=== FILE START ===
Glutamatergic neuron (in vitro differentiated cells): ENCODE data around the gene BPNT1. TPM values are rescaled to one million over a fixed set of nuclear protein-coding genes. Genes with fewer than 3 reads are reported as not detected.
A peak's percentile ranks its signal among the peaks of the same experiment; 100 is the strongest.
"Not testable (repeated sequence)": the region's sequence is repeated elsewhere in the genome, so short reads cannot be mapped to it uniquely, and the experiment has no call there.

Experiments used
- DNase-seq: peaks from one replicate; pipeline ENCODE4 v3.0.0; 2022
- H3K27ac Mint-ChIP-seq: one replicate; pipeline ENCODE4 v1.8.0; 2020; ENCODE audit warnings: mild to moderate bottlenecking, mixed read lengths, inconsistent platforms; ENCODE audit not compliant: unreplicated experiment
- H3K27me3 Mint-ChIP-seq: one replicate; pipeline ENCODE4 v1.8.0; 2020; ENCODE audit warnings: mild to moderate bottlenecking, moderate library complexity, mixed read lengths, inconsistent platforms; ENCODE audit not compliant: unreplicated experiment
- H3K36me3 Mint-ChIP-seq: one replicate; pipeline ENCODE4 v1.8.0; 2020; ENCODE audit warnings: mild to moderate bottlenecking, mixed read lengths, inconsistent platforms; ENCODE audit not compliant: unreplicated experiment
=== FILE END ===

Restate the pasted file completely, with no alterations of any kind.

Glutamatergic neuron (in vitro differentiated cells): ENCODE data around the gene BPNT1. TPM values are rescaled to one million over a fixed set of nuclear protein-coding genes. Genes with fewer than 3 reads are reported as not detected.
A peak's percentile ranks its signal among the peaks of the same experiment; 100 is the strongest.
"Not testable (repeated sequence)": the region's sequence is repeated elsewhere in the genome, so short reads cannot be mapped to it uniquely, and the experiment has no call there.

Experiments used
- DNase-seq: peaks from one replicate; pipeline ENCODE4 v3.0.0; 2022
- H3K27ac Mint-ChIP-seq: one replicate; pipeline ENCODE4 v1.8.0; 2020; ENCODE audit warnings: mild to moderate bottlenecking, mixed read lengths, inconsistent platforms; ENCODE audit not compliant: unreplicated experiment
- H3K27me3 Mint-ChIP-seq: one replicate; pipeline ENCODE4 v1.8.0; 2020; ENCODE audit warnings: mild to moderate bottlenecking, moderate library complexity, mixed read lengths, inconsistent platforms; ENCODE audit not compliant: unreplicated experiment
- H3K36me3 Mint-ChIP-seq: one replicate; pipeline ENCODE4 v1.8.0; 2020; ENCODE audit warnings: mild to moderate bottlenecking, mixed read lengths, inconsistent platforms; ENCODE audit not compliant: unreplicated experiment